Referees given the tools to mark a players card

Having a plan of action got motion over the line


By last Friday night members of the Football Review Committee were downbeat. It wouldn’t be accurate to say that they’d thrown in the towel but the sense around the City Hotel in Derry was that securing acceptance for the motion on black cards, the main plank in the platform to improve football, would be difficult.  

Even the following morning FRC chair Eugene McGee compared the task to the 1982 All-Ireland final when he managed Offaly to thwart Kerry’s heavily-backed five-in-a-row ambitions with a late goal. 

McGee had, however, accurately identified one vital influence on the outcome, the debate. Although all of Munster except Kerry and six counties in Ulster (only Cavan, Monaghan and Derry supported) were opposed to the black card, that total came to no more than 100.

This effectively meant that the reformers could afford no more slippage but if they could get virtually everything else, including non-county and overseas delegates, they could achieve the necessary two-thirds.

 Officials remained buoyant about the prospects, however, feeling that the technology of hand-held voting devices would make it easier for delegates to vote according to conscience although evidence that mandates were broken is hard to stack up given that the numbers are still reconcilable with declared intentions.

A decision on the presentation of the case was, however, significant. McGee would step aside to allow Paul Earley and Tim Healy to propose the FRC motions. 

It was feared that McGee’s brusque and combative style mightn’t work as well with the delegates. One delegate went as far as to say privately that he was convinced the proposals would fail if McGee made the presentation.

 As chair of the committee McGee had been intensely wrapped up in the prospects of the proposals and accepted that he had found the whole process exhausting.

A veteran of the Football Development Committee, whose recommendations had crashed and burned at the 2000 congress, he was aware of and worried about the difficulties in getting support for radical proposals.

 He took advice and stepped aside.  In the conference centre Healy and Early proposed the black card and ran a video, illustrating the three aggressive fouls that would earn it. There was obvious reaction to the blatant nature of the infractions and the speeches that followed began to unpick likely opposition arguments.

 Dublin and Offaly, as dual counties, said that there was a clear distinction between the games and emphasised that this was an issue for football. Kerry’s Tony O’Keeffe, chair of the Croke Park CCC, raised the memory of similar proposals, which had fallen short, four years previously and hammered home the message that the game hasn’t got any better in the meantime.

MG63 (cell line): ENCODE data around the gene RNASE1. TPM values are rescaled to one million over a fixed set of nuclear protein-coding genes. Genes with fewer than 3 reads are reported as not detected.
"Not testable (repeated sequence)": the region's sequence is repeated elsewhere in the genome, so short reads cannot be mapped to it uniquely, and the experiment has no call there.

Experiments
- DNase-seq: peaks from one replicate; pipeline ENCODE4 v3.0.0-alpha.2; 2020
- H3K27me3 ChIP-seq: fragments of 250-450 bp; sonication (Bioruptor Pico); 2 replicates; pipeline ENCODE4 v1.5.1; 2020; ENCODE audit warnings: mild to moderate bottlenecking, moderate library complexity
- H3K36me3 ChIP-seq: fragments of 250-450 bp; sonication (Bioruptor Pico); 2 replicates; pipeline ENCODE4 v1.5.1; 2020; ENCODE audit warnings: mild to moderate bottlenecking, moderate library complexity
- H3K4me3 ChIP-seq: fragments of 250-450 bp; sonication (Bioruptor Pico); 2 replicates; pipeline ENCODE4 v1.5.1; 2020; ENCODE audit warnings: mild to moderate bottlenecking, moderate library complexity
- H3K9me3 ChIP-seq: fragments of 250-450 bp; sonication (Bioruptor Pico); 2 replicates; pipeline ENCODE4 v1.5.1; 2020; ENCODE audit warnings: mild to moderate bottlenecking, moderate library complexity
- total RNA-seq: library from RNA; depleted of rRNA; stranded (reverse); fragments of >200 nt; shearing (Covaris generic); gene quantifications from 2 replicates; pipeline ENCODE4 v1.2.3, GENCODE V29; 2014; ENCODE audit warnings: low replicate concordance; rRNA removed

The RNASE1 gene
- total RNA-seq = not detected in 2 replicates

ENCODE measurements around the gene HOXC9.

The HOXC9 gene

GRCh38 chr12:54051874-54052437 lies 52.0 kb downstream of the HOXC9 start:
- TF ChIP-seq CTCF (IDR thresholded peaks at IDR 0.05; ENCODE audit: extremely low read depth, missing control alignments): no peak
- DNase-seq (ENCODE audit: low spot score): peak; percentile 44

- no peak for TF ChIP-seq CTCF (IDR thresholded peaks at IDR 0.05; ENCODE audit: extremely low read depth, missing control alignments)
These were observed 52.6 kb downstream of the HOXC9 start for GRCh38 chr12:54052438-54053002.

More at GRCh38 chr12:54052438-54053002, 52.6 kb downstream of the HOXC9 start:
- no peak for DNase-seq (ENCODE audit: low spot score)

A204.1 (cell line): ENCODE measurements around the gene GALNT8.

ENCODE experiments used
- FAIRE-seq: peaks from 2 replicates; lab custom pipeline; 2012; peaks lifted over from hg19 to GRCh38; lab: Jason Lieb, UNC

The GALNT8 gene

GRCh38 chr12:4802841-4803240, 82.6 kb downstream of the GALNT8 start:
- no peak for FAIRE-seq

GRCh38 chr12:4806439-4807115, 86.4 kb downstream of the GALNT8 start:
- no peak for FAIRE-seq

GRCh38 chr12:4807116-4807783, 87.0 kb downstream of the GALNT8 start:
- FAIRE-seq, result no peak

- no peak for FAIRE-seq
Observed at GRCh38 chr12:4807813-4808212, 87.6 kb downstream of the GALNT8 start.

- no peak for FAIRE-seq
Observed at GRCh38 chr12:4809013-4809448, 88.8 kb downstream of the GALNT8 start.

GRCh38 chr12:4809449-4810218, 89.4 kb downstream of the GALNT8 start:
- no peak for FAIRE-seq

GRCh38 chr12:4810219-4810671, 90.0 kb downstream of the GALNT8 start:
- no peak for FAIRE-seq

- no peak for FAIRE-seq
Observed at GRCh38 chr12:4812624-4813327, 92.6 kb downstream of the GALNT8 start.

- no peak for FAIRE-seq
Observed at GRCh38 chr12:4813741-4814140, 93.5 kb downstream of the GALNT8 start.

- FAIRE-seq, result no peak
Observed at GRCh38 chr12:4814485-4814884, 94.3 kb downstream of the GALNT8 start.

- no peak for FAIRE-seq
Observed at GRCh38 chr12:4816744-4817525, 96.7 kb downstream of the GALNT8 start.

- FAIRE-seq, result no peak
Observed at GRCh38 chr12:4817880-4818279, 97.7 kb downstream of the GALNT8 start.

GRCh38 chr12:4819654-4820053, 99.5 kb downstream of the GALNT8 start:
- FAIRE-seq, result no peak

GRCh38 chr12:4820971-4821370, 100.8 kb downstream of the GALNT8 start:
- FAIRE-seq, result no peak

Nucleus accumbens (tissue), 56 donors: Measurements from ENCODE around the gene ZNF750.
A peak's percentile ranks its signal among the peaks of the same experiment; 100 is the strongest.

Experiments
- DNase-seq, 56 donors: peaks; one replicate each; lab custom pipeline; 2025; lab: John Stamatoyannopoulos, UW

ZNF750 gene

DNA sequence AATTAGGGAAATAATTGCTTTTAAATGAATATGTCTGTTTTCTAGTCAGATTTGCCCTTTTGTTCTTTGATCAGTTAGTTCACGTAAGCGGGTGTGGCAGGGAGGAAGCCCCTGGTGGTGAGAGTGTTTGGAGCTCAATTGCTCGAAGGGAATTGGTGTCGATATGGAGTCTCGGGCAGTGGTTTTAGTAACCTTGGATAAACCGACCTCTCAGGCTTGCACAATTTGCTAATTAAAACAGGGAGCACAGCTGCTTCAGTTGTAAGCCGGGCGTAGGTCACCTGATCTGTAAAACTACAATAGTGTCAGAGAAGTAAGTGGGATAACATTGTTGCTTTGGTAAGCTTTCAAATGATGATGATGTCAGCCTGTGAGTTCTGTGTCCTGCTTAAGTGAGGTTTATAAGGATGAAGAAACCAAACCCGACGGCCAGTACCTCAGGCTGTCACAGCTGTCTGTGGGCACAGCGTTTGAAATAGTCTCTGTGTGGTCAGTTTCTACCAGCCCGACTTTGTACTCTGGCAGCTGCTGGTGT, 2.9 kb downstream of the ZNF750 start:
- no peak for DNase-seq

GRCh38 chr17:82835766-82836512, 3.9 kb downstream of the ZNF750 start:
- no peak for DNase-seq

A hugely significant input came from Pat McEnaney, chair of the National Referees Committee, who asked simply that delegates give the tools to deal with these fouls to match officials.

With the speeches all in one direction, there was an intervention from the GAA president Liam O’Neill, asking for those opposed to the motion to speak. This had the effect of highlighting the lack of delegates willing to counter the arguments being made.

 In the aftermath there were mixed views on Tony Scullion’s contribution. The Derry All-Ireland winner and All Star corner back had been very wound up and when his microphone failed and had to be replaced, he became a bit flustered but ploughed on. There was a high-voltage sincerity to his speech but it wasn’t exactly forensic.

Effective talk
What wasn’t widely known at that stage was that Scullion had previously delivered an immensely effective talk to overseas delegates in a less formal seminar setting, which is credited with making a big impact on a constituency that was up for grabs.

Neither of the dissenting speeches gained much traction in that both Christy Ring from Cork and Tyrone’s Ciarán McLaughlin focused on different arguments rather than contest the central arguments that cynical fouls were ruining football and that the black card deserved an opportunity to deal with it.

In answer to McLaughlin’s query as to how the cards would work at under-14 level, former president Joe McDonagh said that the association had no need to worry because if such fouls began to occur in that age group no children would – nor would they be let by their parents – play the game.

 Aside from skewering the argument, McDonagh’s status as a former All-Ireland hurling captain, was seen to be a significant reassurance to the small-ball community.

In the end though, the process had proved a vindication of president Liam O’Neill’s decision to appoint the FRC and McGee’s focus on providing achievable targets for its work.